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Physiology of Bacteria. Bacterial Growth. Bacterial Colony. “a visible group of bacteria growing on a solid medium, presumably arising from a single microorganism”. Requirements for Growth. Physical: temperature, pH, light, osmotic pressure, moisture

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physiology of bacteria

Physiology of Bacteria

Bacterial Growth

bacterial colony
Bacterial Colony
  • “a visible group of bacteria growing on a solid medium, presumably arising from a single microorganism”
requirements for growth
Requirements for Growth
  • Physical: temperature, pH, light, osmotic pressure, moisture
  • Chemical: carbon, nitrogen, sulfur, phosphorus, trace elements, oxygen
  • Readings question three:

What are psychrophiles, mesophiles, and thermophiles?

  • Desulfofrigusoceanense(Arctic and Antarctic Oceans)

E. coli


Fossilized Microbes from Yellowstone’s Hot Springs

  • Minimum: “temperature below which bacterial growth will not take place”
  • Optimum: “temperature at which organisms grow best”
  • Maximum: “temperature above which bacterial growth will not take place”
  • Readings question four:

Describe the pH scale.

Acidophiles: bacteria that are remarkably tolerant of acidity

  • Cyanobacteria: oxygen producing prokaryotes
    • thrive in the presence of light
  • Yeasts and Molds
    • prefer dark areas
  • Some bacteria are destroyed by ultraviolet light.
osmotic pressure
Osmotic Pressure
  • “pressure that develops when two solutions of different concentrations are separated by a semi-permeable membrane”
  • microorganisms require water for growth and are made up of 80-90% water
  • high osmotic pressure removes necessary water from a cell
  • plasmolysis
  • hypertonic solutions
  • maximum, optimum and minimum requirement for all microorganisms
  • Pathogenic bacteria are usually found in the body’s tissues
  • Fungal diseases are usually found on the body surface.
chemical requirements
Chemical Requirements
  • Readings question two:

Describe the differences between autotrophic bacteria and heterotrophic bacteria.

heterotrophic bacteria
Heterotrophic Bacteria
  • 3 categories:
    • 1) strict (obligate) saprophyte
    • 2) strict (obligate) parasite
    • 3) facultative bacteria:
      • Facultative saprophyte: “prefers live organic matter as a source of nutrition but can adapt to the use of dead organic matter under certain conditions”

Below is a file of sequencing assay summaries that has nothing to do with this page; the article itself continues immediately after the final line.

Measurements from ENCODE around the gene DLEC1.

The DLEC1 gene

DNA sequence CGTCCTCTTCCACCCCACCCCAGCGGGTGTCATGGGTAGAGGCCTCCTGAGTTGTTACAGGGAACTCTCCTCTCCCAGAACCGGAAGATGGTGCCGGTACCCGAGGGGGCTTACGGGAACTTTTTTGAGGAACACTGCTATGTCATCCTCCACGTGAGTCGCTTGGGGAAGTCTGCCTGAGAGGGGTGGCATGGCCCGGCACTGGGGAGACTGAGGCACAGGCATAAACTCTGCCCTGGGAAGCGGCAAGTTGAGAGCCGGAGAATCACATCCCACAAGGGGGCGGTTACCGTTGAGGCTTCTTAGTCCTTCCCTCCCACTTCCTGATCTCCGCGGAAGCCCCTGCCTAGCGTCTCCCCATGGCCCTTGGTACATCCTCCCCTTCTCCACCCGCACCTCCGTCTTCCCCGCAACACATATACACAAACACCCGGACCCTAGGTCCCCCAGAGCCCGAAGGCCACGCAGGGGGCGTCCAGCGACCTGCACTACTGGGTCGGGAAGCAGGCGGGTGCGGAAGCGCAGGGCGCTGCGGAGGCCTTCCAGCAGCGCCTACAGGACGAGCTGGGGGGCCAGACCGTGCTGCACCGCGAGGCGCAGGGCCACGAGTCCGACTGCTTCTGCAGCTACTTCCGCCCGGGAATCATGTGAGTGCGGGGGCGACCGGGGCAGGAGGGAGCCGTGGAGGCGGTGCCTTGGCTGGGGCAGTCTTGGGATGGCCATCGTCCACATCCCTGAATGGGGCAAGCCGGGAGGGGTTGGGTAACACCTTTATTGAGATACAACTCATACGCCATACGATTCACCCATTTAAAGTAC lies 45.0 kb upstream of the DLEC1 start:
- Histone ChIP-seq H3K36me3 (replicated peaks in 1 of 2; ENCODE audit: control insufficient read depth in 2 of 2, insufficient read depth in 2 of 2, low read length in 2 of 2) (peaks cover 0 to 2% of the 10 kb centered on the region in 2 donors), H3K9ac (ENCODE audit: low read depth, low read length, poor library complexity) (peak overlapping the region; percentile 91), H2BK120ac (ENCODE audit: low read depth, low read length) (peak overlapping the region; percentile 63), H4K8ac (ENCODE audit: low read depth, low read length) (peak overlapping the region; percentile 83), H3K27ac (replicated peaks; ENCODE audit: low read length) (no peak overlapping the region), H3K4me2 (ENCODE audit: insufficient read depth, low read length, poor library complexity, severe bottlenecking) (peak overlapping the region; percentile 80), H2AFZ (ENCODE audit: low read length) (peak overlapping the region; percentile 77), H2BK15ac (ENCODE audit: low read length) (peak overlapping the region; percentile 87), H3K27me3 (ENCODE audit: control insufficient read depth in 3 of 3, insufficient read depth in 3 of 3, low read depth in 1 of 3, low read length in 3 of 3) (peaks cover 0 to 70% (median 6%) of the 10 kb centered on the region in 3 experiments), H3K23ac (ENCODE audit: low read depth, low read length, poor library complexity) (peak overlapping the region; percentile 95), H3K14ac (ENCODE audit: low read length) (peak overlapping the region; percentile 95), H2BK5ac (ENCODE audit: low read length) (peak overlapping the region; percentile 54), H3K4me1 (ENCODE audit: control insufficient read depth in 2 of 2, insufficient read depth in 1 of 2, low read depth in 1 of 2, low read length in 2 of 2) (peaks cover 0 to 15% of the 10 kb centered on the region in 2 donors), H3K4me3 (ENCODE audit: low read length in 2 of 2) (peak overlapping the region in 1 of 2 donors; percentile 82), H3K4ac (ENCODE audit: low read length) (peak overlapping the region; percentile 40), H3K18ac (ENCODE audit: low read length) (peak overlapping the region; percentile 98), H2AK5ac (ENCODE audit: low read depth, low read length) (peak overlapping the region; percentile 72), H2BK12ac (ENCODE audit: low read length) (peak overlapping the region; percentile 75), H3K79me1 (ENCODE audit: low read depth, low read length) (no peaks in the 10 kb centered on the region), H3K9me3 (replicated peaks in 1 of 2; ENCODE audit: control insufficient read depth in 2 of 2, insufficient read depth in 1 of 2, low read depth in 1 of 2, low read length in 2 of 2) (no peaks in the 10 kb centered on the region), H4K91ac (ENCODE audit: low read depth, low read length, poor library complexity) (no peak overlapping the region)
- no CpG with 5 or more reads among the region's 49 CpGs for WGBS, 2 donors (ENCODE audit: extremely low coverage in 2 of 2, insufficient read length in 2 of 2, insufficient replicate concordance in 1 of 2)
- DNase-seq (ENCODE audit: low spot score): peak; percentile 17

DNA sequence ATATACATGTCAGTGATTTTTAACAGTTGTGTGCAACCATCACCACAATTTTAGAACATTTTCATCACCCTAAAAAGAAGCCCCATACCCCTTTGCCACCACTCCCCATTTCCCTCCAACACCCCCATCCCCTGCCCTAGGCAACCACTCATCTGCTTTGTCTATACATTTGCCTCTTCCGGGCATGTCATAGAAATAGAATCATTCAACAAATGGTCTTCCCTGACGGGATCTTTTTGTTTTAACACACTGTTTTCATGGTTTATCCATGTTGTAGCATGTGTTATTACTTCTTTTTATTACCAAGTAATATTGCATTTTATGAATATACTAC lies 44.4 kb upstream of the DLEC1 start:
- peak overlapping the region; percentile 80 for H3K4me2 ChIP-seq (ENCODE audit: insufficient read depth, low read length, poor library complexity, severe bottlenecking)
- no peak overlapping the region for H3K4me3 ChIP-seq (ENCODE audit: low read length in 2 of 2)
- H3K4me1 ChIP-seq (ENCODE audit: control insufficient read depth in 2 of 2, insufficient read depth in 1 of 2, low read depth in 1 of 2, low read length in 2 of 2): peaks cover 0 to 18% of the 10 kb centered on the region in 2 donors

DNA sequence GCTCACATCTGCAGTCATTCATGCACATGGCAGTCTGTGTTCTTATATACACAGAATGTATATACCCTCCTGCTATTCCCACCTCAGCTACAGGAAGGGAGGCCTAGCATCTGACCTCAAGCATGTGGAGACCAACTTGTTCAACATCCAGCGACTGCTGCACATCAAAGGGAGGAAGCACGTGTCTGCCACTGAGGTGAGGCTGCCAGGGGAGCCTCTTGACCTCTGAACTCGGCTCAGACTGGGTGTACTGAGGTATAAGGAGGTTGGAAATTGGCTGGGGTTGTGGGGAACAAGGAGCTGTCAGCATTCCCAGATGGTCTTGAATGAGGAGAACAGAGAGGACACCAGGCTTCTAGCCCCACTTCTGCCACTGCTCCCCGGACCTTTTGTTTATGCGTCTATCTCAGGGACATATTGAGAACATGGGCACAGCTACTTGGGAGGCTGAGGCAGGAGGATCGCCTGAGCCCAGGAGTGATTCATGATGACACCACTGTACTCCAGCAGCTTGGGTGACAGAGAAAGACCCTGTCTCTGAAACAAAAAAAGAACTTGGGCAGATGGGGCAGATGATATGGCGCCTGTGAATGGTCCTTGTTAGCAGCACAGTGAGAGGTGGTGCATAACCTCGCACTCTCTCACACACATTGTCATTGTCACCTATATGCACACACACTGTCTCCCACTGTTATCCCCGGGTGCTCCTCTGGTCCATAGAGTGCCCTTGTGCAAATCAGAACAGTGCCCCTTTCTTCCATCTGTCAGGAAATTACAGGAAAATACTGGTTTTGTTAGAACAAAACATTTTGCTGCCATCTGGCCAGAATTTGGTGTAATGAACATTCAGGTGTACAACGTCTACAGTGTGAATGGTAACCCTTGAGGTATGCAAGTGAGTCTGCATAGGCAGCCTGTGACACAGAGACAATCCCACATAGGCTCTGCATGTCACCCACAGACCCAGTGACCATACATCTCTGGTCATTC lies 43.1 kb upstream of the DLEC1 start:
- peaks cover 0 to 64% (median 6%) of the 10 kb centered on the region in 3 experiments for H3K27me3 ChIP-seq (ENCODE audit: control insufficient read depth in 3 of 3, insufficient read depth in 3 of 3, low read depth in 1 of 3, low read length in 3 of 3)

• Facultative parasite: capable of living and growing with the nutrients that its host provides
  • one of the most important requirements for microbial growth
  • structural backbone of living matter
  • needed for all the organic compounds that make up a living cell
  • ½ of the “dry weight” of a bacterial cell is carbon
nitrogen sulfur and phosphorus
Nitrogen, Sulfur, and Phosphorus
  • needed by microorganisms for the synthesis of cellular material
  • e.g. protein, DNA, RNA, ATP
trace elements
Trace Elements
  • iron, copper, and zinc
  • essential for the function of certain enzymes
  • Microbes that use molecular oxygen (aerobes) produce more energy from nutrients than microbes that do not use oxygen (anaerobes)
  • Reading question two:

Describe the difference between obligate aerobes and obligate anaerobes.

microaerophilic organisms
Microaerophilic Organisms
  • “a microorganism that requires very little free oxygen”
  • only grow in oxygen concentrations that are lower than those in air
  • require about 2 – 10% free oxygen
facultative organisms
Facultative Organisms
  • Facultative Aerobes: “a microorganism that prefers an environment devoid of oxygen but has adapted so that it can live and grow in the presence of oxygen”
  • Facultative Anaerobes: “a microorganism that prefers an oxygen environment but is capable of living and growing in its absence”
    • E.g. Bacillus anthracis, Corneybacteriumdiphtheriae, Escherichia coli
aerotolerant organisms
Aerotolerant Organisms
  • can grow in the presence or absence of oxygen
    • e.g. Streptococcus pyogenes
microbial associations
Microbial Associations
  • normal flora (microbiota)
  • transient microbiota
  • symbiotic relationship: “organisms live in close nutritional relationships; required by one or both members”
    • distinguished by the degree to which the host organism is harmed
  • “a symbiotic relationship in which organisms of two different species live in close association to the mutual benefit of each”
    • e.g. E. coli in the human digestive tract
  • “the symbiotic relationship of two organisms of different species in which one gains some benefit such as protection or nourishment and the other is not harmed or benefited”
    • e.g. bacteria on skin surface; microorganisms within the digestive tract
  • “an interactive relationship between two organisms in which one is harmed and the other benefits”
  • many disease-causing bacteria are parasites
  • typically the host is macroscopic and the parasite is microscopic
  • roundworms and flatworms are parasites that are large multi-cellular organisms

Readings question five:

What is the synergistic effect?

  • “mutual opposition or contrary action. The inhibition of one microorganism by another.”
  • Involves competition among microbes
  • normal microbiota protect the host against colonization by potentially pathogenic microbes
  • normal flora produce substances harmful to the invading microbes (pH, oxygen)